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Time for ‘ultrahigh definition’

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This year, TVs are all set to get bigger, better and smarter...

almost realA visual on Sharp’s 8K4K super hi-vision 85-inch LCD TV. It offers viewers an image 16 times clearer than the regular hi-vision.photo: AP
almost realA visual on Sharp’s 8K4K super hi-vision 85-inch LCD TV. It offers viewers an image 16 times clearer than the regular hi-vision.photo: AP

The race to make TVs larger and larger has created a colossal problem for manufacturers — As screens grow, picture quality worsens unless the viewer moves farther away from the screen.

To get the full benefit of a large high-definition screen, viewers must move back from their sets. Because the ideal viewing distance is no closer than three times the height of your screen, or about one and a half times the diagonal length, big TVs have literally forced many families’ backs against the wall.

Letting them breathe

This year, TV makers are doing their best to give huge-screen fanatics more breathing room. New “ultrahigh-definition” sets were shown off Monday by companies such as LG Electronics Inc., Sharp Corp. and Samsung Electronics Co.

With nearly 8.3 million pixels, an ultrahigh definition screen contains four times more pixels than an HD TV.

Ultra-HD sets come as small as LG’s latest model, which stretches 55 inches diagonally. And estimated prices are dropping from the tens of thousands to below $10,000 (Rs 5.46 lakh), bringing these multi-megapixel TVs well within the spending range.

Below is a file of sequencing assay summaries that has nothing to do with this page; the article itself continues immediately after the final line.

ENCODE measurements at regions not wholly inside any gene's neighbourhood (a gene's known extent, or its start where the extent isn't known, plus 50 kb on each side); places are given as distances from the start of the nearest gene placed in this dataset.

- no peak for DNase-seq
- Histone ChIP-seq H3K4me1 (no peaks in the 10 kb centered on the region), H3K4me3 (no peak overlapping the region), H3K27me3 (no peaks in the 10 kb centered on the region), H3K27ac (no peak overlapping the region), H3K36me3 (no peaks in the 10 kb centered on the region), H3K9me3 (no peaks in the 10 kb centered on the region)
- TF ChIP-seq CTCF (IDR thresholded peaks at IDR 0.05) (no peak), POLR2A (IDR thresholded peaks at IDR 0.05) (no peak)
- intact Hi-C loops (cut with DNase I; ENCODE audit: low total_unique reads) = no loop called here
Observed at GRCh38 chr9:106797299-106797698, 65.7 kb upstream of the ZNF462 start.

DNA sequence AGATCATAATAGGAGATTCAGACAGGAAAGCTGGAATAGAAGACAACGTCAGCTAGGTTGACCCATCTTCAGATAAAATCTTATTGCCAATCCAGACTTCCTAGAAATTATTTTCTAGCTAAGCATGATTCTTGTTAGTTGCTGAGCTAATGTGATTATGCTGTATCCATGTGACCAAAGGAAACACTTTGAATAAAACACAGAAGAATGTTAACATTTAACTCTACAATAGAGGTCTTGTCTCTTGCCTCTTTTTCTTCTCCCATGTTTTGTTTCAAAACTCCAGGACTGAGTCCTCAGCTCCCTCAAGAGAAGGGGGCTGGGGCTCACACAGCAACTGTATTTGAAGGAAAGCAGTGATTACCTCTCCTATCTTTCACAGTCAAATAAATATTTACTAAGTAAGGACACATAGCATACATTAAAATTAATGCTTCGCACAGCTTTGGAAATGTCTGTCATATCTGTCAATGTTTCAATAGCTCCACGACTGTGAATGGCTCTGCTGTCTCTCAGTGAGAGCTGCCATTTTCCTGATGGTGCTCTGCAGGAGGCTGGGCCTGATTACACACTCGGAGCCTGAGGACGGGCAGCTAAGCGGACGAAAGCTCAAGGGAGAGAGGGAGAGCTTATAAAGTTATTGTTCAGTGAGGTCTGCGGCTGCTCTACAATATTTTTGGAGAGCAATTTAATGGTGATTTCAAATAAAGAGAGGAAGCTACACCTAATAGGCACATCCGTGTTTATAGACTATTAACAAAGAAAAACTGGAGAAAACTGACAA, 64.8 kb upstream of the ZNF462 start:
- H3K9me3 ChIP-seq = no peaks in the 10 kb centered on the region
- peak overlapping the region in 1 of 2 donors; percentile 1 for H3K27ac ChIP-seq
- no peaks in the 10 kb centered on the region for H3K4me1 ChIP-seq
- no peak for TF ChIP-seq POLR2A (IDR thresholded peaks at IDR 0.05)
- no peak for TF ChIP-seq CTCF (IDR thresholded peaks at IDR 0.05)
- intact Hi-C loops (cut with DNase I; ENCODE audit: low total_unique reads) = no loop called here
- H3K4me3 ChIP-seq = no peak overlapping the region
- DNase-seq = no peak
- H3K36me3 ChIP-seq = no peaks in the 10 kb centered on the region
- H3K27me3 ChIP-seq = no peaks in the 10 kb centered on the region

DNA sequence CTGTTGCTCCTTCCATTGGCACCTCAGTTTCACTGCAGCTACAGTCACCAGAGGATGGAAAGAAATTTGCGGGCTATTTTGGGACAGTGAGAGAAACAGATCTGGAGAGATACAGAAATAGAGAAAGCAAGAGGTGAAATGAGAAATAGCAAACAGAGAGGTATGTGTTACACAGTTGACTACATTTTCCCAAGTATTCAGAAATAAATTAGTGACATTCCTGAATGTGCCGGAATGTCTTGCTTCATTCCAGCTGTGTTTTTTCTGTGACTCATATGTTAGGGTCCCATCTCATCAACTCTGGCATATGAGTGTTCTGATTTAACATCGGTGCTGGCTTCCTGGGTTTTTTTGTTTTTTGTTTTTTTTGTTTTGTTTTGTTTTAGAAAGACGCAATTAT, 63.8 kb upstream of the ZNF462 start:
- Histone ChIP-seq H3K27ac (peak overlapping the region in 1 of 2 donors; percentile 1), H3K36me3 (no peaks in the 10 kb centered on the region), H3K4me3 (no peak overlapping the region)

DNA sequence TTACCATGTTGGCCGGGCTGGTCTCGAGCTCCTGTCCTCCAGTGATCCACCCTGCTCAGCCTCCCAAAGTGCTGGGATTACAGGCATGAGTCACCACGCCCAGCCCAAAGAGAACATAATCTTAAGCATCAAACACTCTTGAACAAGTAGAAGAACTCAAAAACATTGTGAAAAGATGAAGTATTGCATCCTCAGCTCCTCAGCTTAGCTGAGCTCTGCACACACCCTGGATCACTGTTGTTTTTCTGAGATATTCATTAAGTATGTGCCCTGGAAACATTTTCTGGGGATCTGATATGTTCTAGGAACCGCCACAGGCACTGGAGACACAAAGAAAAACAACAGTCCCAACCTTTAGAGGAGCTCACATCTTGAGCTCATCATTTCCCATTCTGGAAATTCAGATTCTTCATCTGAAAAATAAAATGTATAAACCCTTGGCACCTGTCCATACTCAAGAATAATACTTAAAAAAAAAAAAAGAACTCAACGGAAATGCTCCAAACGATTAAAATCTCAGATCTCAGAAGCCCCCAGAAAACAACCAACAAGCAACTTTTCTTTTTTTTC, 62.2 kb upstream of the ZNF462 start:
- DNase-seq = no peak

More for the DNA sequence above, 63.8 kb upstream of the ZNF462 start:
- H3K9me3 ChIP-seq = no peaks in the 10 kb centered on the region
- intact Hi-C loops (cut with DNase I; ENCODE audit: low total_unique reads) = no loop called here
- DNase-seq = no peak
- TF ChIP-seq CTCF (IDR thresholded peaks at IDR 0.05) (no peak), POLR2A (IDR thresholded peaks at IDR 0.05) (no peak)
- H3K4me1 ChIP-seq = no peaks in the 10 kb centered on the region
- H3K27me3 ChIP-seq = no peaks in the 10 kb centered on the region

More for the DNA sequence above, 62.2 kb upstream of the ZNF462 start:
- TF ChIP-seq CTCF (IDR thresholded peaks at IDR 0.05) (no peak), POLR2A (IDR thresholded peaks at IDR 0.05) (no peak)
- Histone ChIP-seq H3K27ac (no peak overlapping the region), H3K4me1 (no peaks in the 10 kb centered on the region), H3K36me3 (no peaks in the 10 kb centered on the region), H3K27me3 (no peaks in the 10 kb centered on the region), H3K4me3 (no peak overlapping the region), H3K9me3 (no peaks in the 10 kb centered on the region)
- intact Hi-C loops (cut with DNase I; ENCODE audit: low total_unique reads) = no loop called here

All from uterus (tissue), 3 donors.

Sony Corp.’s 84-inch (2.1-meter) ultra-HD model, which it unveiled in November, comes with a computer server capable of storing and playing back giant movie files. It’s definitely not affordable for most people, however, and the TV unit with the server thrown in has a price tag of $25,000 (Rs 13.6 lakh).

No standard

There’s also currently no standard way for upgrading Blu-ray players and discs to handle the ultra-HD format, although plans are in the works. Broadcasters are also a few years away from an upgrade. LG said its ultra-HD set will have upscaling technology to make regular HD images look better the way some motion is smoothed out on some TVs using complex computer algorithms but a demo wasn’t immediately available.

The file sizes of ultra-HD movies will only be about 25 percent or 30 percent larger than similar HD files. It’s not four times as much data, despite having four times as many pixels as HD, because of advances in compression technology. Still, ultrahigh definition may not be as far in the future as you might think. According to research group IHS, about 20 per cent of TVs shipped globally in 2017 will measure 50 inches or bigger, up from 9 per cent in 2012. More big screens should create demand for a sharper image and more incentive for TV signal providers to start offering ultra-HD channels.

Could ultra-HD be a passing fad? Possibly. But one advantage it has over other recent innovations is that most people can appreciate increased clarity on giant screens.AP


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